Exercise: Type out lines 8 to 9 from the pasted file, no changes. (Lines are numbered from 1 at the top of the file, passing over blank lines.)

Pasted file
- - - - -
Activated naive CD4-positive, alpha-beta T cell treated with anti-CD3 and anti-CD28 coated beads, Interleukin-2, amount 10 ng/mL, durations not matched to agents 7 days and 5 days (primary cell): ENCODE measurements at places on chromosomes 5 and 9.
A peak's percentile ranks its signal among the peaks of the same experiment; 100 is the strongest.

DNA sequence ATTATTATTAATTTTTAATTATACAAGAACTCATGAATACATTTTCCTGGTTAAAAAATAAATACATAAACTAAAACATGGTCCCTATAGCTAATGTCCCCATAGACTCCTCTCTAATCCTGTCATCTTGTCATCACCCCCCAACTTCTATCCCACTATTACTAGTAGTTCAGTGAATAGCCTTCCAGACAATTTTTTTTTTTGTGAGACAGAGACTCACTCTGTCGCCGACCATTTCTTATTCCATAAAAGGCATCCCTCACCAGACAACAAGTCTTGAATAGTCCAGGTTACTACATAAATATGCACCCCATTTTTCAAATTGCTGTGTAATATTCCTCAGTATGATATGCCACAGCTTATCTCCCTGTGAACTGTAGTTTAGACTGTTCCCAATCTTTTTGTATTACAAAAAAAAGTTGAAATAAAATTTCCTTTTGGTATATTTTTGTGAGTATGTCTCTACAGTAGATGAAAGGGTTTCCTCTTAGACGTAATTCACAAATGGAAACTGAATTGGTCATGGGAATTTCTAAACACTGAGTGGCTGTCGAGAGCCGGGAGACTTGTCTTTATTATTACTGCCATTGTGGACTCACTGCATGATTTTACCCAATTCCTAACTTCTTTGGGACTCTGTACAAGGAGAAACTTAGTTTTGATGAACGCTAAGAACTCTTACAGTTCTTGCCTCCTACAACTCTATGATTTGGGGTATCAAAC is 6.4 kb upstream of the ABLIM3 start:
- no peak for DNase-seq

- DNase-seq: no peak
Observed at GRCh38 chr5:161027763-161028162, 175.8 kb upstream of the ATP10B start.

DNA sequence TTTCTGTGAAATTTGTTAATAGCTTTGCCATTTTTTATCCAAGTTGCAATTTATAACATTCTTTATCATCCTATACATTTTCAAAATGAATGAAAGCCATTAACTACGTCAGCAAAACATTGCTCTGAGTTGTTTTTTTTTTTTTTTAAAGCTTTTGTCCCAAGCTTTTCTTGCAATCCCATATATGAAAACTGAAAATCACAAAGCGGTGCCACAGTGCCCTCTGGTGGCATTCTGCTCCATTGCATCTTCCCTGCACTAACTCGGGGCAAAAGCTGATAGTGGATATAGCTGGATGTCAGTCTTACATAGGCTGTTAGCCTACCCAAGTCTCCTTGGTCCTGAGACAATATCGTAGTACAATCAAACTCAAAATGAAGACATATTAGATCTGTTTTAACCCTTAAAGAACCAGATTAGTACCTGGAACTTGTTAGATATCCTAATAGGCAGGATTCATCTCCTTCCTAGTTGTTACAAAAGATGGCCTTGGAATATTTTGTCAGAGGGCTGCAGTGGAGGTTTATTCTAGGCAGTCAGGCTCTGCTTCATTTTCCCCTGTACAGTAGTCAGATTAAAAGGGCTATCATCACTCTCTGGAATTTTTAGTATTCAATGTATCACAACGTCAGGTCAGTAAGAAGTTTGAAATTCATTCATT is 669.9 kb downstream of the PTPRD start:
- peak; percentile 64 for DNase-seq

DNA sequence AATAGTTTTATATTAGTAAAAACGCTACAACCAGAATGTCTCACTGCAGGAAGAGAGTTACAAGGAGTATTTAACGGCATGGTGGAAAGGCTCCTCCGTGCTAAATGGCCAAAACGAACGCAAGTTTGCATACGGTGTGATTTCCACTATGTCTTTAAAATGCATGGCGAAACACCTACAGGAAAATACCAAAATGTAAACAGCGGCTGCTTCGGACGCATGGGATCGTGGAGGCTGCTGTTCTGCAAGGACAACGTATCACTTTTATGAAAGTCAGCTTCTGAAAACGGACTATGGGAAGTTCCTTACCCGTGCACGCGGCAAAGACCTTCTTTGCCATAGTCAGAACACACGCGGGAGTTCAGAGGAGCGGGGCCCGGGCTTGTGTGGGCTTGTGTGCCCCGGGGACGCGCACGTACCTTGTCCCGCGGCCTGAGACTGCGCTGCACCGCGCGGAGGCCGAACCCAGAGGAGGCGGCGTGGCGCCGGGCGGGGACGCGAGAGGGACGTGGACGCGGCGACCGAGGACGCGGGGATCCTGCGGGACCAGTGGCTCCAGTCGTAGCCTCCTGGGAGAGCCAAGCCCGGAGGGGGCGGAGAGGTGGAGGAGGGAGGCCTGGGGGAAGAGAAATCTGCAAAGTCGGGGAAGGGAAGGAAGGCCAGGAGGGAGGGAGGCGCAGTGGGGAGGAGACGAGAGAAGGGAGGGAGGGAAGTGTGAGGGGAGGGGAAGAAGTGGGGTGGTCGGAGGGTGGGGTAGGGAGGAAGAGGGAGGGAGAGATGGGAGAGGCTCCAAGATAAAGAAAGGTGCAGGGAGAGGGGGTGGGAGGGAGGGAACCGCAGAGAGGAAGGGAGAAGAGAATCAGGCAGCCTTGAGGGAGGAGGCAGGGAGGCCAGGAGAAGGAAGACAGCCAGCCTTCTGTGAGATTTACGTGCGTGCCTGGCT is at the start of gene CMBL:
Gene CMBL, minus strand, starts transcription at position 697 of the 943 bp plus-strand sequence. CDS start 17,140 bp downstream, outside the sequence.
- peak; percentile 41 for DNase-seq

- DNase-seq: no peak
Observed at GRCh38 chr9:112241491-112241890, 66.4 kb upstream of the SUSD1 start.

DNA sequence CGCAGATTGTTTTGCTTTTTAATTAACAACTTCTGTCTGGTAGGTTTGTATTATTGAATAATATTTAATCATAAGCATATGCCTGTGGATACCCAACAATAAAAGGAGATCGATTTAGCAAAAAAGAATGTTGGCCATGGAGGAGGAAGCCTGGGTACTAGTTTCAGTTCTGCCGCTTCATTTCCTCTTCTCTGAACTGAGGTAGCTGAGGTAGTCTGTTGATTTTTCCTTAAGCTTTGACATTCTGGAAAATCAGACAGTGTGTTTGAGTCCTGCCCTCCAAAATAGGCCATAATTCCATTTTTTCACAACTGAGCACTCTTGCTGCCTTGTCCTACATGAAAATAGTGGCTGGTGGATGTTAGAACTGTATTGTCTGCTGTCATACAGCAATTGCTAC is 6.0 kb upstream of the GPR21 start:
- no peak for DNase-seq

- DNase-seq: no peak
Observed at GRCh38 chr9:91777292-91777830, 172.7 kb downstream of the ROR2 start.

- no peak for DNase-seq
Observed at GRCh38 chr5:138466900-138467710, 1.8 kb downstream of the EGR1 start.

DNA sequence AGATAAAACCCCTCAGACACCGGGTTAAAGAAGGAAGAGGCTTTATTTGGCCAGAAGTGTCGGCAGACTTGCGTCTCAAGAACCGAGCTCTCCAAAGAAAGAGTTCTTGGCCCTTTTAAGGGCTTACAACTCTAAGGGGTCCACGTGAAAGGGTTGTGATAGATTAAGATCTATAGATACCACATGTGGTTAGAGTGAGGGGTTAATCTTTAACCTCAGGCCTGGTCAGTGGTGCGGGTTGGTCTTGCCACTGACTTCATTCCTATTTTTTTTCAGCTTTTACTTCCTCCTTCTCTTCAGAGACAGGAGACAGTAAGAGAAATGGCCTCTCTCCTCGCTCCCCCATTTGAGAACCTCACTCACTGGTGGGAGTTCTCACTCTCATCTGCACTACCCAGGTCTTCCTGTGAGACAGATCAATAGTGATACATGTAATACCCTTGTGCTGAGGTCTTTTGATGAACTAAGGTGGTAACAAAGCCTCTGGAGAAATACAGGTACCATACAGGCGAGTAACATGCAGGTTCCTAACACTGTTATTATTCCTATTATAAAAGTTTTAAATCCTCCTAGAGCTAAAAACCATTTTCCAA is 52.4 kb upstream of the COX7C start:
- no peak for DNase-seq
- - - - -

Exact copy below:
- peak; percentile 64 for DNase-seq

DNA sequence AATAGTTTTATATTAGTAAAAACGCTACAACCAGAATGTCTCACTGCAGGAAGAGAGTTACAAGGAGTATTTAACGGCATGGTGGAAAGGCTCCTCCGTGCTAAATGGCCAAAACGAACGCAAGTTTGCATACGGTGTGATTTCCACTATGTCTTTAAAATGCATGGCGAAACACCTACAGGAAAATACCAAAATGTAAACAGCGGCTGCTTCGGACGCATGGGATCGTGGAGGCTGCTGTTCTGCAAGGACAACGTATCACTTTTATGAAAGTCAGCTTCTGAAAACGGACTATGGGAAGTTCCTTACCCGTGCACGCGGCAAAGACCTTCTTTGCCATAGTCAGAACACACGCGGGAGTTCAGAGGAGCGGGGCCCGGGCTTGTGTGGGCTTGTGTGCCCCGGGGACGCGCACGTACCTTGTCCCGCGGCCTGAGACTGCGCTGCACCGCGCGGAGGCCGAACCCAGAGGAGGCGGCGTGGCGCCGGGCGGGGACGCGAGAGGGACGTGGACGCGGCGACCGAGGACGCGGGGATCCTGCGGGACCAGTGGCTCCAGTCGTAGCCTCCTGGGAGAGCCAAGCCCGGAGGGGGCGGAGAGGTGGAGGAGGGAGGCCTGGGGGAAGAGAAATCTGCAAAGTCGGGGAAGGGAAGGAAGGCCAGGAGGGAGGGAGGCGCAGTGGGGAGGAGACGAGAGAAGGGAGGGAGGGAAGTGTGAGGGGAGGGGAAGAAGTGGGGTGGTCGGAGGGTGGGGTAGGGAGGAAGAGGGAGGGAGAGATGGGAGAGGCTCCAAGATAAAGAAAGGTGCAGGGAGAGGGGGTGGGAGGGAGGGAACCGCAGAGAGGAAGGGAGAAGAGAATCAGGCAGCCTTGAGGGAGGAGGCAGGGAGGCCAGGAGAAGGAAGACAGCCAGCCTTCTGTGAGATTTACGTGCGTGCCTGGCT is at the start of gene CMBL: